Girl sitting and waiting

Persistent Waiting

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Scott Hamilton, YTI Professor of Pastoral Care and Counseling

February 9, 2018

Many of the Bible stories children learn include characters compelled to wait. Abraham waited for his promised son; Joseph waited for his vindication; Moses waited to enter the promised land; Jesus waited to start his ministry. Further, these people often got frustrated while they waited. Let’s be honest; how many folks do you know who receive the assurance of something think to themselves, “Hmm, I guess that promise will take 25 years to come to pass”?

Promise and Waiting

If receiving God’s promise and having to wait for its accomplishment weren’t enough, life for these same people continued. Abraham managed his household; Joseph spent time incarcerated; Moses wandered around in the desert for 40 years; Jesus was 30-ish before he sensed the appropriate time to launch his ministry. Interestingly, as life continued, not all the players made the best life choices. Sarai wanted to “help” God fulfill God’s promise, so she offered her slave to Abraham for “comfort.” Moses threw temper tantrums and reached a level of frustration so high he told God, “Kill me now!”

Living into God’s will, however you define it, is challenging even on its best day! One of the greatest struggles is waiting for all of the puzzle pieces to fit together. Human creatures don’t often receive the privilege of seeing, much less recognizing, exactly what God is doing until well into the process and after much sweat and prayerfulness.

Waiting, regardless of how short or long a time, can create great angst for most I know because they want what they want right now, not later. In fact, many may get downright angry when life doesn’t adhere to what they’ve decided is the appropriate time table. Impatience has become the norm. More often than not, the spiritual life includes opportunistic waiting.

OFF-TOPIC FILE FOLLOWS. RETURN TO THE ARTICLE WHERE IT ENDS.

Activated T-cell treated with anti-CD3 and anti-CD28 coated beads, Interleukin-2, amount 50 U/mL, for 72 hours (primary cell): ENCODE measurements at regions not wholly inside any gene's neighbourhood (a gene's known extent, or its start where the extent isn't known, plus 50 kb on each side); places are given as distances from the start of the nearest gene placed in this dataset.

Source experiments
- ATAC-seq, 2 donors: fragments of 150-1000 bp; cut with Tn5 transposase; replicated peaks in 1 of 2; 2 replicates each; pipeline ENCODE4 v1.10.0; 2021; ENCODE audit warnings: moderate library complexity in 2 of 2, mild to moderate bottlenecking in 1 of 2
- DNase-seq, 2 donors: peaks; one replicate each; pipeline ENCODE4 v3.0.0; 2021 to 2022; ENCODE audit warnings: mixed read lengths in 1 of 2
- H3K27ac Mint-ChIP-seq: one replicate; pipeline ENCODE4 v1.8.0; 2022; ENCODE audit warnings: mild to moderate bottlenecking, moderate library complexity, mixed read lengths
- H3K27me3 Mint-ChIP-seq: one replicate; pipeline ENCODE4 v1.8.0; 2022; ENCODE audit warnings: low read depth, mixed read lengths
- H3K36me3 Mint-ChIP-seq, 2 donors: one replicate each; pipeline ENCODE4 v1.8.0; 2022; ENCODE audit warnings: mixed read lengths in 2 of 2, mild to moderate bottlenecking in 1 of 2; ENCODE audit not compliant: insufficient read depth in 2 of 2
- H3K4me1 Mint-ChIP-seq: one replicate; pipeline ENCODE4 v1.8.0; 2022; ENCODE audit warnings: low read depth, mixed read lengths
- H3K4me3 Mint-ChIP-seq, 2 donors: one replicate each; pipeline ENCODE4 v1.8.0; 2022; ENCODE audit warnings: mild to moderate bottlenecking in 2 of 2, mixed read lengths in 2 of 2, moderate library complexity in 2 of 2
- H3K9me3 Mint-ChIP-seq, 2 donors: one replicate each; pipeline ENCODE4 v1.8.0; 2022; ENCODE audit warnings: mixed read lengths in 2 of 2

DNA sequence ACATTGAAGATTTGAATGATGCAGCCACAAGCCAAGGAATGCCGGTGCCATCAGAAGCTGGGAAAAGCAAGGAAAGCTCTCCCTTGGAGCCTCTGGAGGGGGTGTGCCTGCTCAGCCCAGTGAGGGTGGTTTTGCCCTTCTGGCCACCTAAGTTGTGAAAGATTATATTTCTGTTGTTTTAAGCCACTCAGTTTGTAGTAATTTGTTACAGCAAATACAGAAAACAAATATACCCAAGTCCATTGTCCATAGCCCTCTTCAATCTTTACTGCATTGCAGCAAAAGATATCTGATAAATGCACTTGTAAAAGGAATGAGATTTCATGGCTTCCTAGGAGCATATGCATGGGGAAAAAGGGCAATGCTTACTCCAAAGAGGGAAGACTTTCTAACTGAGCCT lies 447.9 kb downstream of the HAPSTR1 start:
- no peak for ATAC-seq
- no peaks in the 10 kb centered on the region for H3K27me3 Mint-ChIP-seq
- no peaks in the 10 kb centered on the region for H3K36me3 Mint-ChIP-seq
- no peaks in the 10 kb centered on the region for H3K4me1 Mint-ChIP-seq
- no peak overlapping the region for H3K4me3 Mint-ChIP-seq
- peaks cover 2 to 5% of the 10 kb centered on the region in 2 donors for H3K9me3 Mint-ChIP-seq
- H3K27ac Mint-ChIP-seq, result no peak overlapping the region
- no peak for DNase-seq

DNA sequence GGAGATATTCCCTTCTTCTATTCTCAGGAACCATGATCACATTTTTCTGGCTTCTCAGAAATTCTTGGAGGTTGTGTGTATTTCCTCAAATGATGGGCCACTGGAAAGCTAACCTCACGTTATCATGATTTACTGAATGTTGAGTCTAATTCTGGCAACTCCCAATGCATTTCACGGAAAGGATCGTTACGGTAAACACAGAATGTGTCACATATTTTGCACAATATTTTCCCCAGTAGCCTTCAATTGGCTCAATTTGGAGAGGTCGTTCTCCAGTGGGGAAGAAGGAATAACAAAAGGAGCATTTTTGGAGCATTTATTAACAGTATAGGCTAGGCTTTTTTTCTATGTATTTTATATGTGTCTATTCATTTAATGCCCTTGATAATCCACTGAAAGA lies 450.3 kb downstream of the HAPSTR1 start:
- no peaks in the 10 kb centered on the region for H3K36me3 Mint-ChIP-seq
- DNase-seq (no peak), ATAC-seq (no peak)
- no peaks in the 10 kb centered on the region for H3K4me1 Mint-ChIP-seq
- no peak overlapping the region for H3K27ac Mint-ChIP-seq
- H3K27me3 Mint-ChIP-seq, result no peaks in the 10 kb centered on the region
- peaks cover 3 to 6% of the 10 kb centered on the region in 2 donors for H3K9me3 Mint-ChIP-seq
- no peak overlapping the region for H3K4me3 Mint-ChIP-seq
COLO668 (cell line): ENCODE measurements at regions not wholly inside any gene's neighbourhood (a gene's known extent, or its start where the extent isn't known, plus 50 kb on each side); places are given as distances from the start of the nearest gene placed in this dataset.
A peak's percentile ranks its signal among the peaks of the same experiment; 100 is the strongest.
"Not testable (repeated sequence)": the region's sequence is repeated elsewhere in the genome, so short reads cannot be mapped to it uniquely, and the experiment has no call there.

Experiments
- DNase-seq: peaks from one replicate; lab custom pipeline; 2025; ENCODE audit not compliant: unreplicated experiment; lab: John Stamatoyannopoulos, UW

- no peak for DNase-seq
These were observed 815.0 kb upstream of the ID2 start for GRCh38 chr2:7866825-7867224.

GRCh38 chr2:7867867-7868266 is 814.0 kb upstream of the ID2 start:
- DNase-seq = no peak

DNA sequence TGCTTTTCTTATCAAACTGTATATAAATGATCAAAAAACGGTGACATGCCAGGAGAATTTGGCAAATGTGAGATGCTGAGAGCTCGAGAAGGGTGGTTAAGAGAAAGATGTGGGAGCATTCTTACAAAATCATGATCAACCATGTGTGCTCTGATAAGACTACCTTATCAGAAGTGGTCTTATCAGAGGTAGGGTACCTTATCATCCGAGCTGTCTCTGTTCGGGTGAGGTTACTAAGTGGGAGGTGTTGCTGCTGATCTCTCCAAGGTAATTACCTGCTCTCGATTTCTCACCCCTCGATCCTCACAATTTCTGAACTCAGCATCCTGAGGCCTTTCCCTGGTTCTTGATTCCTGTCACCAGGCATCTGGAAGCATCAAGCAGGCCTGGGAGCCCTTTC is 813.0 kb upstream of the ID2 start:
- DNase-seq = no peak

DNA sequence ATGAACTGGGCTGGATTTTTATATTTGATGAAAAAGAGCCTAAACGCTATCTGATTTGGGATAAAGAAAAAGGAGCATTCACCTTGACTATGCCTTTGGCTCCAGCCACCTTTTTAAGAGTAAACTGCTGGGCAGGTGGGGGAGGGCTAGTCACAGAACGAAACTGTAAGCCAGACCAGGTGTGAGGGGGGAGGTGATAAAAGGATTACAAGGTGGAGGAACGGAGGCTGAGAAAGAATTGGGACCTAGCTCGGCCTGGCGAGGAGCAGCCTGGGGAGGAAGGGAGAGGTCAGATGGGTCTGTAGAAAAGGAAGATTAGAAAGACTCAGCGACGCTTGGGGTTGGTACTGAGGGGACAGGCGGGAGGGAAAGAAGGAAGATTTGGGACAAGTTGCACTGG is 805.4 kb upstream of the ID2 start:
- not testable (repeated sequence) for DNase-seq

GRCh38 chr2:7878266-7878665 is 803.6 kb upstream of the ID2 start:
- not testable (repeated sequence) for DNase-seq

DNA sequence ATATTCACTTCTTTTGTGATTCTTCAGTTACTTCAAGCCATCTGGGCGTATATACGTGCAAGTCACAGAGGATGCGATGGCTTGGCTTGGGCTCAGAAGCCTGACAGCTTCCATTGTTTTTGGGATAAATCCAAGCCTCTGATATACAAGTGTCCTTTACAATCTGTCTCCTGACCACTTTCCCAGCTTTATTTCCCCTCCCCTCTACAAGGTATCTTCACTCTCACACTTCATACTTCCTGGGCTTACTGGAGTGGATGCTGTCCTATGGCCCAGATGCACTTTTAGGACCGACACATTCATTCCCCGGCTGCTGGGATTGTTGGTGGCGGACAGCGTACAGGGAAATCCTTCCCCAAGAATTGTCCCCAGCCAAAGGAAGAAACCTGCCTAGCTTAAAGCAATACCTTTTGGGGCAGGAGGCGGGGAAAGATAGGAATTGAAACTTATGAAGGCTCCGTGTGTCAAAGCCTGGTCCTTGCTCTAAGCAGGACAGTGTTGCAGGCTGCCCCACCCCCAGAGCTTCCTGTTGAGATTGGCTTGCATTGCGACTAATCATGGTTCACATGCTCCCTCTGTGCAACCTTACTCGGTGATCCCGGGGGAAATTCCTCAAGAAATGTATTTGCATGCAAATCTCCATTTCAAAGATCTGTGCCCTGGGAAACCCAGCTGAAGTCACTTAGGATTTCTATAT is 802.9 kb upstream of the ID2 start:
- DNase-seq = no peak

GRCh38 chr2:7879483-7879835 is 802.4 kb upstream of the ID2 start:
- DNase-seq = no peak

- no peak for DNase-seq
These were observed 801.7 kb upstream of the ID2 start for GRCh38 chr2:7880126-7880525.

Wonder and Expectation

I wonder what life would be like if people were able to more easily live into waiting with a greater sense of wonder and expectation? At one point in the first letter to the Thessalonian church, Paul tells them to pray constantly and be thankful in all things; it’s God’s will for them. As much as I would like it to say so, Paul didn’t write, “Pray for one week, two days, 12 hours, and 4 minutes, and be thankful.” The Greek wording for “pray constantly” suggests praying intermittently, taking various moments (longer or shorter) to be consciously prayerful. Let’s be honest, praying “constantly” would severely inhibit my ability to provide for my family, drive, read a book, etc.

As I understand the original wording, Paul is saying, “Pray intermittently throughout the time you’re not sleeping.” He is not saying, “Assume a prayerful position, pray, and do nothing else until you hear from God.” I’ve always wondered how I was supposed to “pray without ceasing” when there are things to do every day. Like most other people, there is work, family, friends, car maintenance, groceries, etc. I can’t cross such things off my list if I’m sitting in my prayer closet in the dark all day. When do I get to eat?

Praying Toward the Center